However, when the user selects the url to copy it they do not get a URL which is paste able the same as when they saw it in the URL bar, they get something like the following:
http://hugh.thejourneyler.org/2010/selected-works%E2%84%A2-bepress/ .

One solution might be for authors to use the following HTML markup in the title:

  • ™
  • ™

But this is not user intuitive or presenting a “thoughtless process for end users/authors”.

Diving into the UX World

For the past few weeks I have been working with a team on redoing a large corporate website (almost two large corporate websites).

Word Cloud for UX

Word Cloud for UX

During the course of the project I have had several people, who are unfamiliar (and familiar) with web technology talk with me about UX and UI, but in terms of Design. They might say: "We need a re-design. Our branding is not displayed well." or the might say " Oh, but it was designed to do that, it is doing exactly what it was designed to do!" So, most of the people (I am encountering) talking in terms of design, are talk about the business design or the function of a website at a very high level. Not the UX and UI level of design. I have tried to explain it in the following terms

The words Usability and Design each suffer from a very unfortunate ambiguity. Usability in a very raw sense means is a tool usable. Just because every tool can be a hammer, does not mean that every tool should be shaped like a hammer. Design in computing also suffers a similar fate. If some computer tool does something, it does so because it was designed to do so. This does not mean that the computer tool is esthetically pleasing or that it creates a good impression on its user. An impression of such a nature that the user might want to come back to the site and use it again. The following diagram contrast the words, functional, reliable, usable, convenient, pleasurable, and meaningful.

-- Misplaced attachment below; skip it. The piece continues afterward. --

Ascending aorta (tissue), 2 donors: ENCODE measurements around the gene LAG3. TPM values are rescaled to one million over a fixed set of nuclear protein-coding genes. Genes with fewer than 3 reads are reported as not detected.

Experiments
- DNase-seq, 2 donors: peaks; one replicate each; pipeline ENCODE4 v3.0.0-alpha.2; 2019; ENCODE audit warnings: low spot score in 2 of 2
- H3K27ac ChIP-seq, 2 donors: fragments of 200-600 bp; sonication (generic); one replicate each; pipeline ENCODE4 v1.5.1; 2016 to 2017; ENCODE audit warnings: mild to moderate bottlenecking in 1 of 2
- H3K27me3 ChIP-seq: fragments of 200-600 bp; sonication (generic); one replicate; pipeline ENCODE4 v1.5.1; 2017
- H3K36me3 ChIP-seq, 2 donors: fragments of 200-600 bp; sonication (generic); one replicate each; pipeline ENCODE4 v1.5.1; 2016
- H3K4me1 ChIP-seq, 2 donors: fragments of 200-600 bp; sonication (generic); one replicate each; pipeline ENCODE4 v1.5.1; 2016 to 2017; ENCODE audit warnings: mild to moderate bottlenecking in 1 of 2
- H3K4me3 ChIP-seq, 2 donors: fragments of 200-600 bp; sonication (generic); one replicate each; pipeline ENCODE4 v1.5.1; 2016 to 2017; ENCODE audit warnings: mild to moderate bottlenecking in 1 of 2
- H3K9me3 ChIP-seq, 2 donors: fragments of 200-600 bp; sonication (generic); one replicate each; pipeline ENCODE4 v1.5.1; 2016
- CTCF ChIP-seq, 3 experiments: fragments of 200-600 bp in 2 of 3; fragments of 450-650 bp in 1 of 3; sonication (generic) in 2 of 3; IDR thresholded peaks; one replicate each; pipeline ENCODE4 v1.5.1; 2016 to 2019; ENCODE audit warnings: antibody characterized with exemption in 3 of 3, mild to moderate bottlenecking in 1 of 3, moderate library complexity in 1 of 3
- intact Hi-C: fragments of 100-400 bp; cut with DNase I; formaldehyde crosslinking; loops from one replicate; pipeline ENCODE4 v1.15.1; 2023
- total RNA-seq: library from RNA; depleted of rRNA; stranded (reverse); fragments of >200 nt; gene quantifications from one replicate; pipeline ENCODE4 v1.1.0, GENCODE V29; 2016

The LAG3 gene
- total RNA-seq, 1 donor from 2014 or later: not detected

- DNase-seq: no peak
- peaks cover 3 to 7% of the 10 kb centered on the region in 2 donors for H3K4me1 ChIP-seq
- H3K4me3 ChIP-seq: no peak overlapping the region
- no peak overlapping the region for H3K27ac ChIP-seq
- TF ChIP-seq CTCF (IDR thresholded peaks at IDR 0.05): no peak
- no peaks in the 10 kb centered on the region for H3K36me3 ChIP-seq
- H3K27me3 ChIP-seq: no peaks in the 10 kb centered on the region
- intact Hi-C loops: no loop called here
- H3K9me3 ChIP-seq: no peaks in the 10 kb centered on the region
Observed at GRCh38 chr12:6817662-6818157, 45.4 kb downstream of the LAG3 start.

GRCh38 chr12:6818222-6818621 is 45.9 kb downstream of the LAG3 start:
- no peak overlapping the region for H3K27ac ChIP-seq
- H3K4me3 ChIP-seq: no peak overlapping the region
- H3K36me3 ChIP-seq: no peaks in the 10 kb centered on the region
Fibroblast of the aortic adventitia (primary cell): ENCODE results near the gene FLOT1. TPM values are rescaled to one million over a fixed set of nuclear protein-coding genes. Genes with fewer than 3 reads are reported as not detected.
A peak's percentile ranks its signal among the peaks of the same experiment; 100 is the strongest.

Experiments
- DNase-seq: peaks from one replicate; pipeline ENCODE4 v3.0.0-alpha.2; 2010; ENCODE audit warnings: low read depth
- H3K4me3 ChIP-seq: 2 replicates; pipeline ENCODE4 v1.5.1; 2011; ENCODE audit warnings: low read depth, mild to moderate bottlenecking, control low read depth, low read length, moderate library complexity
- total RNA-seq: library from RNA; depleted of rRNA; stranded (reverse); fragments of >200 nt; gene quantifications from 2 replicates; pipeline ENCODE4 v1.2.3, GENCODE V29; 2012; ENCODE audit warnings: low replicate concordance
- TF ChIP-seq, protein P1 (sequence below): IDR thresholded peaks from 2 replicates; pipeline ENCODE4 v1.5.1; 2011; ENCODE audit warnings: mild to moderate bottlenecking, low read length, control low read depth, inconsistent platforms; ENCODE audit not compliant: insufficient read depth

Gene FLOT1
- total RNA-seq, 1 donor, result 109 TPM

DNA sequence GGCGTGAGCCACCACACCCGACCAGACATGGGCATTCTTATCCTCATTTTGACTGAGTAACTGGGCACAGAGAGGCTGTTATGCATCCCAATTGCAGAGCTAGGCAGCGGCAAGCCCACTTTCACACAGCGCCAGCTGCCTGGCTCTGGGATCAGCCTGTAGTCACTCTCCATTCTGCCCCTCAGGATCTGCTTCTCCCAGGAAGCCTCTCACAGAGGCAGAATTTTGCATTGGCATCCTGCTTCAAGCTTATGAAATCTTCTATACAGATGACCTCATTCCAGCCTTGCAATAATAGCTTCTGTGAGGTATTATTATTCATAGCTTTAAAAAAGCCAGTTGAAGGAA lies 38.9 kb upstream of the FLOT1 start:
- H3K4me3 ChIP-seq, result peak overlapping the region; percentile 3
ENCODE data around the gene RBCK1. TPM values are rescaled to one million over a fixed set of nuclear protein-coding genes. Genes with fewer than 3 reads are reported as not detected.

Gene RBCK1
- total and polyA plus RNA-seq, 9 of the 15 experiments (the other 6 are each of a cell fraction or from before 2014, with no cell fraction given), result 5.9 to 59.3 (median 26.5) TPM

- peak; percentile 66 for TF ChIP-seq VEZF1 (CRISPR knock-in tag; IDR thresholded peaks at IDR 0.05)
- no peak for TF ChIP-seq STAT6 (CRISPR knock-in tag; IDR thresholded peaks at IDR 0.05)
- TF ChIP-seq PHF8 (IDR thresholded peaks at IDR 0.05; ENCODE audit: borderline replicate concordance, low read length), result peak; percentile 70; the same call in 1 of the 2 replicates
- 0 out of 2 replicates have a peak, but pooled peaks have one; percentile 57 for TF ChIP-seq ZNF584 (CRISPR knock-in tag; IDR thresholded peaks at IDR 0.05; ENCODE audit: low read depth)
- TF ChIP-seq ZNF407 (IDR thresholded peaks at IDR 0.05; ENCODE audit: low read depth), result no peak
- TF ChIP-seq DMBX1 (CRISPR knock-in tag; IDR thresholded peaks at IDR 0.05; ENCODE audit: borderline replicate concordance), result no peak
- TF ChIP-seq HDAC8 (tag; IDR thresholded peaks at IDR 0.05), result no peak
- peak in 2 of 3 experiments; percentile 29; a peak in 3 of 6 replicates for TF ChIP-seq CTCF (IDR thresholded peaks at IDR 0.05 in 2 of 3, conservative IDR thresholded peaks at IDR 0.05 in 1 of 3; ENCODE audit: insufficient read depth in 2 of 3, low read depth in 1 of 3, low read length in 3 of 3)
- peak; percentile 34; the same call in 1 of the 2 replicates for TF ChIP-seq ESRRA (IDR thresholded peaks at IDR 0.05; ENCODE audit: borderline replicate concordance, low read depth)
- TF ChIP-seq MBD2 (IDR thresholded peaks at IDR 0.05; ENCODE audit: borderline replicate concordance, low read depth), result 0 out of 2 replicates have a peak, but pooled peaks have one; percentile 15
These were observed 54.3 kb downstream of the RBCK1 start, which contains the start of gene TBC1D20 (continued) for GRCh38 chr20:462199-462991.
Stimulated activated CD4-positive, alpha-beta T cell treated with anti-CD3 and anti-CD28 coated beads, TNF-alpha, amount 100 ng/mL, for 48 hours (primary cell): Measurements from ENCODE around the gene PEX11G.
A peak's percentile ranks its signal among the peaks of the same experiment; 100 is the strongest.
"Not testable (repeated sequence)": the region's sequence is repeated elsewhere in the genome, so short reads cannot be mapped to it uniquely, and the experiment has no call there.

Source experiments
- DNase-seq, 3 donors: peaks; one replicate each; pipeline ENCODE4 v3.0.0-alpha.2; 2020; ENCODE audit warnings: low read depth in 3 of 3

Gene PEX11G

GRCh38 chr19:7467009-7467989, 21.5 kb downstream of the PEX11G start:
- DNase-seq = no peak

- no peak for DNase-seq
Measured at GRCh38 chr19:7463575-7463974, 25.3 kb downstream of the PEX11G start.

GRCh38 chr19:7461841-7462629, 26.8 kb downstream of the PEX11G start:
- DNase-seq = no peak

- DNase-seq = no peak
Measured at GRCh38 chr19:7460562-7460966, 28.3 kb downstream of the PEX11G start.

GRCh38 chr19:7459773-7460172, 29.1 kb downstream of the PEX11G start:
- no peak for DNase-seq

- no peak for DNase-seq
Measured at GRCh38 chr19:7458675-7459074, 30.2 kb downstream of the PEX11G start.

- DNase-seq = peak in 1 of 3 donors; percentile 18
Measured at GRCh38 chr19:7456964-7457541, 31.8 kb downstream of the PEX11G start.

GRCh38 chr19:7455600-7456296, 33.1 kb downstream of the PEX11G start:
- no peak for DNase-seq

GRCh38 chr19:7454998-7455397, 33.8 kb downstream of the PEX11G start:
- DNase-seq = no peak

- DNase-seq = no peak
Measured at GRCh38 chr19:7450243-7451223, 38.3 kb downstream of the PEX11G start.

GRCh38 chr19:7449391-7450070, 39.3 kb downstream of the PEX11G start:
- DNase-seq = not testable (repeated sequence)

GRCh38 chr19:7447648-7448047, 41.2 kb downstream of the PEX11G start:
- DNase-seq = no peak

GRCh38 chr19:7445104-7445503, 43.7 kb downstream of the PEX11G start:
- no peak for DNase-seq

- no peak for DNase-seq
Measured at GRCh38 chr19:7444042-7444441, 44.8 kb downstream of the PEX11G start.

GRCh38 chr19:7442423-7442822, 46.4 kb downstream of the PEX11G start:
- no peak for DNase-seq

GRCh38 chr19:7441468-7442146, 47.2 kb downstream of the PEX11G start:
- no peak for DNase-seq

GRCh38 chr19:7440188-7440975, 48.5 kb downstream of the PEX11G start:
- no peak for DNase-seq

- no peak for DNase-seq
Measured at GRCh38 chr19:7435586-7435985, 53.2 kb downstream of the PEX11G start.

User Experience model

User Experience model

Because images show so much more than words I looked around for some images to describe the difference I have been trying to communicate. This has resulted in the following collection of images. In the process of linking to these pictures I hope to introduce my readers to some of the ongoing discussion of professional UX design and development.

Layering the Design

Layering the Design

This image is from a PDF called: The Elements of User Experience by Jesse James Garret.

Layering the Design

Explaining the Layers

This Image comes from a write up about UX: UX Design Defined In it is perhaps the best definition of UX I have come across is:

User Experience Design is the art and science of integrating all the various elements that comprise an interactive system so that:

  1. The user's needs, limitations, goals, desires, expectations, are served
  2. The publishing organization's objectives are served as a result of serving the user's (#1)
  3. The whole is greater than the sum of the parts
Peter Morville's Facets of the User Experience

Peter Morville's Facets of the User Experience

This image was take from Peter Morville's article on User Experience Design.

Flickr user Model

Flickr User Model

This Diagram of the Flickr user experience model has been attributed to Bryce Glass by Kenny Chen on 5 April 2008, at http://www.kennychen.net/blog/2008/04/05/flickr-user-model-diagram/.

user experience design explained

User Experience Design

This image comes from What Is User Experience Design by Kimmy Paluch.

Multiple Roles in Web Strategy

Multiple Roles in Web Strategy

Finding the right fit of UX

Finding the right fit of UX

This image is taken from User Experience Strategy.

Additionally there some good articles: